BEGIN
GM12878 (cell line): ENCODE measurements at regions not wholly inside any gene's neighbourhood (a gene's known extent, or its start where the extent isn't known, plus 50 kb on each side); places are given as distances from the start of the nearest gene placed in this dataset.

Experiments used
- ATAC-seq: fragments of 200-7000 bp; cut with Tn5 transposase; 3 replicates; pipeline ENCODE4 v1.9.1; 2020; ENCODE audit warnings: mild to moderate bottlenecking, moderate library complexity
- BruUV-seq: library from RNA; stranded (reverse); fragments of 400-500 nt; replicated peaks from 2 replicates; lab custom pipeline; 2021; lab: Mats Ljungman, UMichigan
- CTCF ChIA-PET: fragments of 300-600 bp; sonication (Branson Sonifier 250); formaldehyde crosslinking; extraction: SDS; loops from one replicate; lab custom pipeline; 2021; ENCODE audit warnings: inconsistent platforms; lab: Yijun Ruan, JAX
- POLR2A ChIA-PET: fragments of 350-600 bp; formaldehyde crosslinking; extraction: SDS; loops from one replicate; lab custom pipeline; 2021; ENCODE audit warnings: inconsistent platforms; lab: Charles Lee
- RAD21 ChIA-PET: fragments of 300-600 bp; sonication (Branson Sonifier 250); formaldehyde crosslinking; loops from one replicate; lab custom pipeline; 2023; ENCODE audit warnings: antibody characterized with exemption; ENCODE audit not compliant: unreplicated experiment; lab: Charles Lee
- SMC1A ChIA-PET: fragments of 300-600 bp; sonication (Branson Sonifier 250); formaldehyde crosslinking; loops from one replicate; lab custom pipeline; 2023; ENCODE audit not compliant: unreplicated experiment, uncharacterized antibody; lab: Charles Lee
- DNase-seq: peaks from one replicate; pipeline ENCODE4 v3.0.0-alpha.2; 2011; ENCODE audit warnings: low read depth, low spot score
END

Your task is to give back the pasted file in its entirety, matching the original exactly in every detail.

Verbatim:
GM12878 (cell line): ENCODE measurements at regions not wholly inside any gene's neighbourhood (a gene's known extent, or its start where the extent isn't known, plus 50 kb on each side); places are given as distances from the start of the nearest gene placed in this dataset.

Experiments used
- ATAC-seq: fragments of 200-7000 bp; cut with Tn5 transposase; 3 replicates; pipeline ENCODE4 v1.9.1; 2020; ENCODE audit warnings: mild to moderate bottlenecking, moderate library complexity
- BruUV-seq: library from RNA; stranded (reverse); fragments of 400-500 nt; replicated peaks from 2 replicates; lab custom pipeline; 2021; lab: Mats Ljungman, UMichigan
- CTCF ChIA-PET: fragments of 300-600 bp; sonication (Branson Sonifier 250); formaldehyde crosslinking; extraction: SDS; loops from one replicate; lab custom pipeline; 2021; ENCODE audit warnings: inconsistent platforms; lab: Yijun Ruan, JAX
- POLR2A ChIA-PET: fragments of 350-600 bp; formaldehyde crosslinking; extraction: SDS; loops from one replicate; lab custom pipeline; 2021; ENCODE audit warnings: inconsistent platforms; lab: Charles Lee
- RAD21 ChIA-PET: fragments of 300-600 bp; sonication (Branson Sonifier 250); formaldehyde crosslinking; loops from one replicate; lab custom pipeline; 2023; ENCODE audit warnings: antibody characterized with exemption; ENCODE audit not compliant: unreplicated experiment; lab: Charles Lee
- SMC1A ChIA-PET: fragments of 300-600 bp; sonication (Branson Sonifier 250); formaldehyde crosslinking; loops from one replicate; lab custom pipeline; 2023; ENCODE audit not compliant: unreplicated experiment, uncharacterized antibody; lab: Charles Lee
- DNase-seq: peaks from one replicate; pipeline ENCODE4 v3.0.0-alpha.2; 2011; ENCODE audit warnings: low read depth, low spot score